And that is how their second argument began. She was shocked that he could think the boy was psychotic while he was aghast that she could find him sane. By the end, when she was sure she had him beat, he gave her that an amused smile before sliding off the steps and walking away on the stone path. He didn’t say good-bye. She was caught mid-argument, mouth open and finger raised to scold. She dropped her hands and expression.
“What a strange boy,” She said to herself before returning to her novel.
He returned the same day the following week. She was sitting on the same steps with a new book and she heard him walk over. He made a remark and thus their argument began anew. It became a routine. It went on for weeks. The arguments became less taxing to Ariel. She started to enjoy them and look forward to them each week. She would sit, pretending to read and wait for him to come over. As time passed, their arguments would segway into some other, slightly more profound topic. Throughout their meetings, she learned about Killian and he in turn learned about Ariel.
“Why do you only visit today?” She asked one day after a particularly heated debate about the excitement in Treasure Island.
He hesitated before answering, “My father is very strict. He doesn’t like it if I am out with friends. He usually goes out with his friends today so I take a day to myself.” His tone was nonchalant, but his countenance told her that his father’s “strictness” wasn’t the traditional sense.
She immediately reached over and squeezed his hand. She held his gaze, trying to radiate empathy.
He shifted uncomfortably under her look, “ So what’s your story, Red? Why are you being tutored? There’s a school less than five miles from here.”
She sighed, not in annoyance. “My father is a tad protective. He prefers to have my sisters and I at home as much as possible.”
He raised his eyebrows, “And your mother is fine with that?”
“My mom died when I was younger.” She stated matter-of-factly.
The first actual look of shock appeared on his face. “Oh, I’m sorry. I had no idea.”
“It’s fine,” She waved him off, “I was too young to remember her.” A small lie but she liked to keep those faint memories to herself.
“Is that why your father keeps you locked up?” He eyed the home warily.
“He’s just trying to keep us safe,” She supplied immediately. “He doesn’t want to loose us.”
He nodded, deciding not to press it further, and reproached their Stevenson debate.
The next day a knock came at her door. Ariel ran to the door, curious because her family never had visitors.
“Killian?” She gasped in surprise at the figure leaning against the frame. “What are you doing here?”
“I want to show you something,” He shrugged.
Panic settled in as his words ran through her head. “But what about your father? Won’t he--?”
He grabbed her hand, which shut her up and set flames in her cheeks. “It’s fine. He went out today.” A white lie that wouldn’t hurt anyone (except him maybe).
She believed him, like many who believe what they wish to be true, and he lead her out of the confines of her home and into the world. They left the boundaries of her home and that’s when her excitement grew.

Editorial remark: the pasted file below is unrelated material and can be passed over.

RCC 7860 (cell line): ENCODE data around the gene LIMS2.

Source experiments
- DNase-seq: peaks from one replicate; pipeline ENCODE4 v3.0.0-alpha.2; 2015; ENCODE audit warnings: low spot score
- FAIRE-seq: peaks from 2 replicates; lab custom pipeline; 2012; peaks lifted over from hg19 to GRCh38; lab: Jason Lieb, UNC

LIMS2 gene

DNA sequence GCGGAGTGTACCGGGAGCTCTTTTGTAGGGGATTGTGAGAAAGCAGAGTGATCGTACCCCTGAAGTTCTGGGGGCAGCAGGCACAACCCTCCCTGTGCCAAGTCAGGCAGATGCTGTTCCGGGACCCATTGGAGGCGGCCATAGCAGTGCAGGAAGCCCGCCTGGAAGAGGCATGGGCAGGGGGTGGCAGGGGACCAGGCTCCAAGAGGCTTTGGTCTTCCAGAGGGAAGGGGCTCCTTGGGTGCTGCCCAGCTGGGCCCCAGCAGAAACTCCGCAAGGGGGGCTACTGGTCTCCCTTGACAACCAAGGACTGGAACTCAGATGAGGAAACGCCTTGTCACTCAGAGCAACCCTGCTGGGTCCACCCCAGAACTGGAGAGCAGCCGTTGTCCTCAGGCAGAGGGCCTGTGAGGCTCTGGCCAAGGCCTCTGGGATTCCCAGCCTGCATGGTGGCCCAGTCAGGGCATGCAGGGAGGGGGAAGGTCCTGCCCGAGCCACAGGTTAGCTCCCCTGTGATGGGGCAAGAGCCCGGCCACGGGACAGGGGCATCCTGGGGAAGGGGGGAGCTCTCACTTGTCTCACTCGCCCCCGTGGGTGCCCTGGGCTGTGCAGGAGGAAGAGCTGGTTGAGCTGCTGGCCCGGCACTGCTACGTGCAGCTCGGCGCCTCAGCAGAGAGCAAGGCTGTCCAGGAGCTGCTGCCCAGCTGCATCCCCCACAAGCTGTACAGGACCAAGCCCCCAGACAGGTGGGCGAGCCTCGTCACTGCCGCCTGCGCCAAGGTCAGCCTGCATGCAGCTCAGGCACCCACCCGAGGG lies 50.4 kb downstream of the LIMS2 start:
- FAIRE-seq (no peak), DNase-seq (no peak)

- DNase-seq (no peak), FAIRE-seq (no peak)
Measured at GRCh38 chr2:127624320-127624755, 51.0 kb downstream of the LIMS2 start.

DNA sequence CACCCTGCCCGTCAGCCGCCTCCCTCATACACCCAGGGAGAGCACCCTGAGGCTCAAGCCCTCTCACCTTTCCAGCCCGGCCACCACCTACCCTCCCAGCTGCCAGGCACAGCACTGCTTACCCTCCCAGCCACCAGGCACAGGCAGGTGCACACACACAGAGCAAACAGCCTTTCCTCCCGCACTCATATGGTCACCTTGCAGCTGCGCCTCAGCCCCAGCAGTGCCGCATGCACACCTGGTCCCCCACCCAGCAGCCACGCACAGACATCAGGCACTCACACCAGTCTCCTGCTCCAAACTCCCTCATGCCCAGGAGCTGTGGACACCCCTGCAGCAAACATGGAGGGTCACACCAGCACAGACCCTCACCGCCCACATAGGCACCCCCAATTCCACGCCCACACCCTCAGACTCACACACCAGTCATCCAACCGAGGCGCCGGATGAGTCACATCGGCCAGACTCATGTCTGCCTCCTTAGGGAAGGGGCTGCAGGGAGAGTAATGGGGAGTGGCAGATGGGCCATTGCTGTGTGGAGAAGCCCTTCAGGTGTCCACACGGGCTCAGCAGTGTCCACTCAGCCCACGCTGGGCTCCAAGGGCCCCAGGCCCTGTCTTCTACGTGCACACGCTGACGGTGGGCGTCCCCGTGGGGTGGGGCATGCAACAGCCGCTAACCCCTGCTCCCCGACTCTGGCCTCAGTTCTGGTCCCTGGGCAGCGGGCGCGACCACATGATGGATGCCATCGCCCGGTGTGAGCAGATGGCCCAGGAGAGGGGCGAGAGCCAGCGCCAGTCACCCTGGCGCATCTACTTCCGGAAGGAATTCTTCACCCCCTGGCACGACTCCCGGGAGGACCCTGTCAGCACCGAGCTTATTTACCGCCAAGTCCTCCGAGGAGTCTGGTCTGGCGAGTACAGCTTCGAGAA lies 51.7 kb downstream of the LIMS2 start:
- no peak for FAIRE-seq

They passed rows of homes that mimicked her own. In all honesty, she would have thought they were going in circles if she hadn’t seen the street signs. He refused to answer her questions or supply her with any idea of where they were going. He turned right and the maze of houses gave way to a piece of heaven—a large lake surrounded by proud oak trees. Their leaves littered the ground and sheltered them from the full force of the sun.
Ariel was frozen in genuine happiness. It was so beautiful that she wanted to cry. It was like something straight out of the novels she had read.
Minutes later she gained the ability to move and she threw herself at him, wrapping her arms around his neck. “Thank you, Killian! Thank you so much”
A deep blush raged on the boy and he hugged her back, more than pleased with her reaction. “No problem, Red.”
From then on out, they decided to meet at their slice of heaven. They stayed there for only an hour a week, but they talked for what seemed like ages. They would argue, imagine and sometimes sit in silence; admiring the natural beauty. A new level of comfort and familiarity sprung from this hide-away.
One day, she entered their hide away with a tear stained face and a heart broken gaze. He slid off the stump he sat on and went to her immediately, peppering her with “what’s wrong”.
“I’m moving,” She told him, voice shaking.
He didn’t respond at first. He felt like the Earth had given way under his feet. A brief tremor shook his body before he gained control. “When?” The question was said with fake detachment.
“In two weeks.” She choked out, hands clenching the fabric of his shirt into balls.
His eyes flew to the water, jaw clenched. It was silent between them for some time. He returned his eyes to her and smiled grimly. “Then we’ll just have to make these two weeks last.”
She was crying, not sobbing. Clear teardrops fell down her face.
“Hey, hey, don’t cry,” He told her, pulling her closer as his hands wrapped around her. “We’ll see each other again.”
“How do you know?” She hiccupped, remembering all the similar and hollow promises she had heard before.
“Let’s meet,” He spoke rapidly as the idea came to him. His heartbeat “This day, next year, at our little ocean. “ He tilted his head to the lake.
“But what if I can’t—“ He cut her off, shaking his head.
“I’ll wait for you. I’ll visit each year.”
He knew he should stop. His brain yelled at him not to waste another day here, but he couldn’t not go. He promised and as hopeless as it felt and despite the many years that had passed, he knew one day she’d come back.
He sat himself in front of the lake, watching the water ripple underneath the rocks he threw. He whistled tunelessly as he waited. His mind wandered back to those few months they had together that had been so important to keep him dragging back.
A sound sliced his actions and reverie freezing him.